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I'm thinking of buying a new ADSL2+ modem and I don't know what would give me the best performance out of the following options:

  1. Modem configured as a bridge connected to a wireless router
  2. Modem configured as a router connected to a wireless access point

The price of both options is about the same when looking at consumer level products. Is there a combination that is more prone to reliability issues? What about speeds between the clients?

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With these kinda things i usually resort to old ways of thinking..

I'd rather have 2 devices, one that does each perfect - Rather then have one device that 'tries' to do two things and half ass's it..

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So are you suggesting that option 2 is better? What if the modem doesn't have enough processing power to route the data to 15 clients? Is there a metric I can use to figure this out? – JcMaco Dec 12 '10 at 17:31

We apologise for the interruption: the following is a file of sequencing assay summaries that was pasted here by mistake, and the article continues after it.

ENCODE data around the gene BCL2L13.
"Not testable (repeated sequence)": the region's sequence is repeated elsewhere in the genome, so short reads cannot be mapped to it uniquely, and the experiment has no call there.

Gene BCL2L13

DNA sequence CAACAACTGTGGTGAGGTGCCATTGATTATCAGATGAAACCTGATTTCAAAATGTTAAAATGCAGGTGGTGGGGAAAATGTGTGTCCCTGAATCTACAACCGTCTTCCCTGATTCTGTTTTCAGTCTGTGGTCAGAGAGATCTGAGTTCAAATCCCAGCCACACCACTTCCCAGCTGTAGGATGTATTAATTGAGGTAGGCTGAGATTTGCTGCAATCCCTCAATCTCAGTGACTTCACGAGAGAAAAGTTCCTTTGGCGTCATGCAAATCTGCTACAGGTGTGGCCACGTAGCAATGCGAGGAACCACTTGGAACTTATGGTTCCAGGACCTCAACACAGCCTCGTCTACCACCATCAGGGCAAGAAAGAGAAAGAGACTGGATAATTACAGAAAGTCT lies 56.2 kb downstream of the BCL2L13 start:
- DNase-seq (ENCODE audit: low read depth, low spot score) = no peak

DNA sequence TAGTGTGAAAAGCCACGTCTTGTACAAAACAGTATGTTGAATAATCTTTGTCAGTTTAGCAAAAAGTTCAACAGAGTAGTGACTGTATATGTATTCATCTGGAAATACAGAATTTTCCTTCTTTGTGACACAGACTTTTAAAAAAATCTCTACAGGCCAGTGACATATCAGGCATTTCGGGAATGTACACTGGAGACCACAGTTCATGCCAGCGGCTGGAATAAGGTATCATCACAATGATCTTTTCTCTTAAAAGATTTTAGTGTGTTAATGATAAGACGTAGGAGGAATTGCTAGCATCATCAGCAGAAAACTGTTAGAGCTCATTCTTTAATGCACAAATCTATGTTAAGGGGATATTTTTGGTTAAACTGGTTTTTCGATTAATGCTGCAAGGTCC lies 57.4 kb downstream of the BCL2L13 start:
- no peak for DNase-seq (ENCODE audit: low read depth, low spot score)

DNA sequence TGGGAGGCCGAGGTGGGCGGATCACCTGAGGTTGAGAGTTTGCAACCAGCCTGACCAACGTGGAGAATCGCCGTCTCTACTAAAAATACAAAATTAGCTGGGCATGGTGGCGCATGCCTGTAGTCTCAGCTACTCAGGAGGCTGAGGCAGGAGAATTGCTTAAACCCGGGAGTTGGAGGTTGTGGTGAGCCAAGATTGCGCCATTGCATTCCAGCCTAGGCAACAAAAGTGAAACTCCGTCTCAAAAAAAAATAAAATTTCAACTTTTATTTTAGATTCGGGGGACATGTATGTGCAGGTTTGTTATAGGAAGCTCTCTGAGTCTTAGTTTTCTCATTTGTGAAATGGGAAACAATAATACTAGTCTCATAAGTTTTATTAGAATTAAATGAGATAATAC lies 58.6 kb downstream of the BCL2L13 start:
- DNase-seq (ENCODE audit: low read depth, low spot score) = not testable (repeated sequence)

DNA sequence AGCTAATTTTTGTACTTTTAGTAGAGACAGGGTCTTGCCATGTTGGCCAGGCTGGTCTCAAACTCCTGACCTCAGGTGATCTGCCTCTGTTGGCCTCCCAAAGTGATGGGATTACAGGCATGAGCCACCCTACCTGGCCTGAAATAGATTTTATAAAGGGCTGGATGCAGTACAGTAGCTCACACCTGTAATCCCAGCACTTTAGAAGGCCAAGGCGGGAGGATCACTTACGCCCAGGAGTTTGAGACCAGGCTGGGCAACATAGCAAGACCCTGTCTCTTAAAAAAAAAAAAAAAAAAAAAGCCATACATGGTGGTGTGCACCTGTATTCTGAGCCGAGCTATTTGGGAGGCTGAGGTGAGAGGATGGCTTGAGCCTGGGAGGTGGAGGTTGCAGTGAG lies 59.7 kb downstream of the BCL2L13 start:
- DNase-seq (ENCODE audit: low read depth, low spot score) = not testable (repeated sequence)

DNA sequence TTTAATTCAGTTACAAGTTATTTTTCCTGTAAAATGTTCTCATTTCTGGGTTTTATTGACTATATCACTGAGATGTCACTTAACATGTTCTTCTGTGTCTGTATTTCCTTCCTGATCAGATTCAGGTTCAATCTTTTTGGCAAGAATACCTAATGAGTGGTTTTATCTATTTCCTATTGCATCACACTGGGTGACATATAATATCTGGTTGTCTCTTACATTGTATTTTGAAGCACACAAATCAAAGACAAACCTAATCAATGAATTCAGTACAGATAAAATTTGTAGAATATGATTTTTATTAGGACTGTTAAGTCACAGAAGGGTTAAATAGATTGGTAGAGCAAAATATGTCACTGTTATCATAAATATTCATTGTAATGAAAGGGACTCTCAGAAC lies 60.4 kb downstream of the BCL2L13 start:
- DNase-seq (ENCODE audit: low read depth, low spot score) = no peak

Yer definetely option 2. Any modem that dosent have enough power for a mere 15 user's shouldn't be on the market. Haha. They are usually rated to over 200 end point routes. – Dave Dec 13 '10 at 4:23

I beg to differ. While most modem had enough juice to handle enough packet to saturate the pipe supplied to your home, same cannot be said for other router-handled functionality (i.e. firewalling, etc etc.)

As for the modem/wireless access point thingy, the thing you should consider is the stability of software and capability of hardware. There are in essence no more 'pure adsl2+ modem' nowadays as router function is cheap and is often integrated on the chipset anyways, and the only thing distinguishing the two is the presence of ethernet hub, and perhaps wifi radio.

You can most likely change the router firmware into something like dd-wrt, tomato etc. and these allows for more sophisticated routing to be done, and (+/-stateful) firewall to be set. same cannot be done for most modems, and you can choose with price, for processing power of the router.

The point here is ability to customize the firmware.

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